I would also look at the envelope of the building. Is there a good vapor barrier? If the building is not tight you could use a million KW's trying to remove moisture and you are not going to make any headway!!

    Mother nature always wins.

    Good luck,

    JJ

  7. #7
    Join Date
    Apr 2005
    Posts
    62
    Thanks for the reply. I had closed cell foam blown in, with a really good PERM rating...the walls are tight and the foam acts like a 6mm visqueen vapor barrier.

    The whole heater thing is possible, but likely difficult for the company I am working with...I don't think the wine companies know how to do that here in Portland, OR...perhaps in the Midwest. I know MagicAire has something that will work however.

  8. #8
    Join Date
    Jun 2003
    Location
    Madison, WI/Cape Coral, FL
    Posts
    6,339
    Raising the temperature of the space upto 60^F allows using dehumidifiers like the Santa Fe/Ultra-Aire to maintain 50%RH. If <50^F is critical, I suggest looking at the dissicant dehus from Therma-Stor. All of the above are lower operating cost than reheat. Regards TB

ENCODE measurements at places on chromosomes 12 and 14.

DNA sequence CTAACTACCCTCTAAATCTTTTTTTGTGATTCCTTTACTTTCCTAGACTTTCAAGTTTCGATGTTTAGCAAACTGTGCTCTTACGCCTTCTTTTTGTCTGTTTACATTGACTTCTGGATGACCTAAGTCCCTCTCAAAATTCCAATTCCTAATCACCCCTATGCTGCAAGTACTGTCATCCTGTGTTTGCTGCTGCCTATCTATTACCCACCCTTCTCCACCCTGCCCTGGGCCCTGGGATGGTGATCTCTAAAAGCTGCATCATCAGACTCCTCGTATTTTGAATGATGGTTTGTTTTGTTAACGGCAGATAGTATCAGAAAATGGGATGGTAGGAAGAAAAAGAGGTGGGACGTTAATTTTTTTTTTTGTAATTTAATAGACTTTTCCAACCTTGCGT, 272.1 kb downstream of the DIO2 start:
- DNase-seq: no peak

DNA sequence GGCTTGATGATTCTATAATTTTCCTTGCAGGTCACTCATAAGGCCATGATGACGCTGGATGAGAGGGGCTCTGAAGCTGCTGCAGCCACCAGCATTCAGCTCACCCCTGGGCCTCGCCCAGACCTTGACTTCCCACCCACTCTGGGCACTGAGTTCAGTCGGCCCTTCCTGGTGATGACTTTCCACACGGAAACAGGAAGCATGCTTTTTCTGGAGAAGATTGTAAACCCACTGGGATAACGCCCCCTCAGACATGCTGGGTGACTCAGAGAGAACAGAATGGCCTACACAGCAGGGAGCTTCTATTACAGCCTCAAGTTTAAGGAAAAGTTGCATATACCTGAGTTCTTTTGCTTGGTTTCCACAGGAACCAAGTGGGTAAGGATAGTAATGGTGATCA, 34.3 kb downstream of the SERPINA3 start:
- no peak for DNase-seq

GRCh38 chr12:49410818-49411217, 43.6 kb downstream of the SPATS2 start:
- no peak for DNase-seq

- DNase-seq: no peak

Bear Rules: Keep our home <50% RH summer, controls mites/mold and very comfortable.
    Provide 60-100 cfm of fresh air when occupied to purge indoor pollutants and keep window dry during cold weather. T-stat setup/setback +8 hrs. saves energy
    Use +Merv 10 air filter. -Don't forget the "Golden Rule"

  9. #9
    Not sure how well this would work.

    But would be easy to set up.

    Buy a room a/c (window wall).Approx 2hp. Install in refrigerated space.Remove thermostat and replace with humidistat, connect drain and run outside room. Would make no real difference to room temp as condenser and evap air are both discharged to room. Maybe room temp might rise slightly(heat of compression).might ice up after a while.

    Just an idea.........
    Last edited by temprite; 07-29-2009 at 08:27 AM. Reason: extra text

  10. #10
    Join Date
    Apr 2005
    Posts
    62
    Thanks for the ideas guys.

    Talked to a bunch of folks representing the wine HVAC company I am working with.